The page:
The only reason deja can do it for nothing is because of a flood of venture capital and the odd ad. How many of these free web services will exist in a few years if they don't start making money some how? (disclaimer: I have no idea if deja is making money or not off it's dejanews banner ads and whatever else they do)

    I agree that the infrastructure for http/html is so prevelent that developing applications that use the net in some other way will face a barrier of sorts. However, I think it's silly to expect that every possible application of the networking of the world can be done well using http & html. To wit:

    • Napster
    • icq
    Neither of thse programs use the web and lots of newbies learned how to use it pretty quick.

    I think the bigger hurdle in getting joe sixpacks to use usenet is convincing them that they might actually want to have long winding conversations/flame wars/debates, stretching over days, weeks & months. I think the answer you'd get from most people, having explained the concept, would be, "What's the point? Why wouldn't I just msg my friends on icq/aim/whatever.."

    In addition, to get the most of usenet/fido forums/etc, you have to give *and* take. If no one contributes to the group faq or otherwise engenders a sense of structure, the group dies or falls into chaos. Web based services (i.e. Slashdot) don't have this problem because they can't exist without a central individual/corp serving it up, and that is what provides the focus & structure. I don't know many people outside of the pre-1994 internet/bbs community who would consider maintaining a faq to be a productive use of their time, compared to say, volunteering for the united way or some such.

    Who knows - maybe they're right.

    As an addendum, the great thing about usenet vs. most web discussion forums (i.e. not usenet via http) is that there is no rush to post in the former. i.e. if I start thinking of something to say, I can spend a few days working on it before posting. In slashdot-land, a few days is death, no one will ever read it and even a few hours is crucial. It makes me rush my posts and that's unfortunate.

  • When i first joined the internet scene there werent many gopher sites left. But whether it be by Gopher or something else, id like to see more practical pages come around. I really dont like the way the internet is going in some areas. Everyone and their dog seems to have a personal home page full of animated gif's going on about themselves. Espeically a lot of goth webpages on the internet. "Gothic X of the Y" etc. I'm an avid reader of sites like slashdot and tomshardware who provide me with (usually) usefull information than helps or at least affects my daily life.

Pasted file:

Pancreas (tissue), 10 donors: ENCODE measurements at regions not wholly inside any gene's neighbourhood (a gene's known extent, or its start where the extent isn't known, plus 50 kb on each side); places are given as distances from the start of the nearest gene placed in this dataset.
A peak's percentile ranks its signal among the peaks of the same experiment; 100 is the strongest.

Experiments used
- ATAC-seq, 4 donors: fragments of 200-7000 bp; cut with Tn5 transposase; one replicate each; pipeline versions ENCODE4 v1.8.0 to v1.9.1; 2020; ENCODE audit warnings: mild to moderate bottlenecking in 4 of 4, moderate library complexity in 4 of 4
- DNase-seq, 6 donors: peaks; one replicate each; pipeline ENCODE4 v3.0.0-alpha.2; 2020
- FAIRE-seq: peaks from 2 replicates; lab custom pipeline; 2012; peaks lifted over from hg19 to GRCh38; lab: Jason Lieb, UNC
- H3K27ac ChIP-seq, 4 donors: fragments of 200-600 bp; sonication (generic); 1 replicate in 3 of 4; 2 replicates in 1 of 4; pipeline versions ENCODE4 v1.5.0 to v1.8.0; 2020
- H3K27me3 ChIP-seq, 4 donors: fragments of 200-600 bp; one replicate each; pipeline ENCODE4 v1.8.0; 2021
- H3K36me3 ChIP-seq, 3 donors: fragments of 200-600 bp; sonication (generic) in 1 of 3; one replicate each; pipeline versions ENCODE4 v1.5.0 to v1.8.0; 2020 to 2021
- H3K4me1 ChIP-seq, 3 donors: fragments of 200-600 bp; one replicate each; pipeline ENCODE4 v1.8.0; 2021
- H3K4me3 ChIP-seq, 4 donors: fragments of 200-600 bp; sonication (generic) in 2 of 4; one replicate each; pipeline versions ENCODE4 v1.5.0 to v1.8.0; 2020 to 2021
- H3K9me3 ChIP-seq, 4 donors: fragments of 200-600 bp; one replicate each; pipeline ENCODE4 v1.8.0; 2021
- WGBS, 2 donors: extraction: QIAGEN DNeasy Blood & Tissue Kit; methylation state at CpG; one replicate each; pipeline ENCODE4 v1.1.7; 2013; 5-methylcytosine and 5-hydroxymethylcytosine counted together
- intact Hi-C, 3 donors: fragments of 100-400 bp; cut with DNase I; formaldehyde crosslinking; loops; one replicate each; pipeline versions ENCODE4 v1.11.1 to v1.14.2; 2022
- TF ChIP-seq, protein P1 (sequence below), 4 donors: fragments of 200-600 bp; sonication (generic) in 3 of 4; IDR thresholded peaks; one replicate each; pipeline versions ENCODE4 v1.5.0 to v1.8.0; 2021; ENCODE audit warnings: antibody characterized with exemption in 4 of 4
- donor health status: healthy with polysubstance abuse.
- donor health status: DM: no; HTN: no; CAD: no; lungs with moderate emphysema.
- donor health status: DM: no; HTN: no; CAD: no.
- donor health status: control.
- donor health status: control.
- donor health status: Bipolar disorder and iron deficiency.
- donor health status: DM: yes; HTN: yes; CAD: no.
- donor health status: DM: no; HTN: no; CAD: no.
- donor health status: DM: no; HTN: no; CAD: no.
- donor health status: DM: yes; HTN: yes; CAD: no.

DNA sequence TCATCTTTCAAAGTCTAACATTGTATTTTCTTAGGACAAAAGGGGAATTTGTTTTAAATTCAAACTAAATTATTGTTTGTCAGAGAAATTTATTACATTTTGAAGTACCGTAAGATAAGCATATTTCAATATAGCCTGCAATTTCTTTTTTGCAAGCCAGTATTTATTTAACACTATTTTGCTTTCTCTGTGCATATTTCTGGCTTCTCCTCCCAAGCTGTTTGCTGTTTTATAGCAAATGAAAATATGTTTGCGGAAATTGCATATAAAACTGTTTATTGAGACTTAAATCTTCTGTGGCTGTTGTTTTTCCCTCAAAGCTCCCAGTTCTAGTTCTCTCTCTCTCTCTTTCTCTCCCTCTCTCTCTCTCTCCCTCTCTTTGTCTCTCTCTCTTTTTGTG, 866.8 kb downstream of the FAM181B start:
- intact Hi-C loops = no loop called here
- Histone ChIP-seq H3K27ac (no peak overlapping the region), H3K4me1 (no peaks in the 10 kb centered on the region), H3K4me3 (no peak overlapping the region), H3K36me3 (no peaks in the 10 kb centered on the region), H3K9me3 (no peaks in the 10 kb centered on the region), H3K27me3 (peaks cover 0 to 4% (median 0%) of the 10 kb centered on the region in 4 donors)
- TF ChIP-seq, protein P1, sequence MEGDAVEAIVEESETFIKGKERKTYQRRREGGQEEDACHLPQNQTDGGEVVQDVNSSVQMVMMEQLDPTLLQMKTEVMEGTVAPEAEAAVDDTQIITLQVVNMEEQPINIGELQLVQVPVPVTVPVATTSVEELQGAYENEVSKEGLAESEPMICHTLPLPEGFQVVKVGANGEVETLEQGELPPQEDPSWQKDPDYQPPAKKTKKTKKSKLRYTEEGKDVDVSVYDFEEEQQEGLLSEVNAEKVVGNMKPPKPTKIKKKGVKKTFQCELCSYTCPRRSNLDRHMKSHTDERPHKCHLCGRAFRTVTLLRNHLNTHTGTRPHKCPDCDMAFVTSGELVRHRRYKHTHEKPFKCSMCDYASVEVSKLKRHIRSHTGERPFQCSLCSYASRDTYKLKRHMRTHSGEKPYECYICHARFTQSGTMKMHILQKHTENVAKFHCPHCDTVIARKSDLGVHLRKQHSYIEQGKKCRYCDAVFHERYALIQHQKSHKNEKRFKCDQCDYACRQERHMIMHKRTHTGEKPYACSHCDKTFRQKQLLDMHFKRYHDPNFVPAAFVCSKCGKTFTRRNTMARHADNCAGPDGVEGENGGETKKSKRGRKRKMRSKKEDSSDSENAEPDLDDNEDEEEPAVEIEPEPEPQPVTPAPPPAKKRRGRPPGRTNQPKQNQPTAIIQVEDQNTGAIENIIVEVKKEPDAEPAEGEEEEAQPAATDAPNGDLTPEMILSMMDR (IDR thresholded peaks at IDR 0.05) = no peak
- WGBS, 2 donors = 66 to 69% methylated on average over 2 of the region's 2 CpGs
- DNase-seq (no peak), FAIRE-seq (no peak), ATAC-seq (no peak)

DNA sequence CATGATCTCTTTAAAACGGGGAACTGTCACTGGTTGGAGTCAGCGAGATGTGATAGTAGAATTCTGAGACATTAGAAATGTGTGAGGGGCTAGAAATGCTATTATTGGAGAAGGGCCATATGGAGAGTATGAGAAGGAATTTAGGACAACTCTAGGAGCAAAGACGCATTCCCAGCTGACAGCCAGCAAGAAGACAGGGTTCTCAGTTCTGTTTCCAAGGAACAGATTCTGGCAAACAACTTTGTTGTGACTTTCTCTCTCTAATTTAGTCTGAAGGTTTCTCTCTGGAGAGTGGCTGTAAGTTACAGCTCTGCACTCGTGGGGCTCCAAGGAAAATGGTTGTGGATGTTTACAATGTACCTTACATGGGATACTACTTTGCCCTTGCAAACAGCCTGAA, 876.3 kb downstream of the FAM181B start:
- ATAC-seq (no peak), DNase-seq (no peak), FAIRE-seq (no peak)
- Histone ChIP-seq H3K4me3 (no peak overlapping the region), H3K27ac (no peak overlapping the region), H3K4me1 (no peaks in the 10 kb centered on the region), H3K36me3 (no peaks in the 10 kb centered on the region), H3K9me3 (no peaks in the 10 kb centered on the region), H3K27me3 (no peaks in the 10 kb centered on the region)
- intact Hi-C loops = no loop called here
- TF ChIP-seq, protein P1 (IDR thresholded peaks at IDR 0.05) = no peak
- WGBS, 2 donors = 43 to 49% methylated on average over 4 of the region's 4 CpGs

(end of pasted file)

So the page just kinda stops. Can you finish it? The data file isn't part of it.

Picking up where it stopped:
• Bringing back Gopher is a regressive step - it is old and antiquated, there can be no disagreement with that.

    What has happened in the meantime is research and study into hypermedia systems and information structuring, so the intelligent approach is to better organise the raw data, and then make it presentable and useable in different formats. A popular current example is WAP - it should be possbile to use the same information base to create WAP view and a HTML view (and a Java view, and ... so on).

    What the complaint should be about is bad and inappropriate design. There are some cases where it is virtually impossible to find what should be a simple piece of information in a graphically bloated and obscure WWW site.

  • Actually I have just had another thought - one of the positive things that could result from "deep linking" is more competition and better presentation of information.

    For instance, someone could create another interface to buying books that they think is superior to amazons, but rather than store all details about books, it could call up Amazon, or Borders by dereferencing their sites with the books ISBN number. In fact, it could eventually be the case that no one uses the original Amazon or Borders interface, but goes for this new interface. Amazon or Borders could decide to try and buy the new interface, or they could just resign to the fact that they do not have the "value added" end of the chain any more, and all they are doing is the raw guts of selling the books, which is perhaps not so lucrative.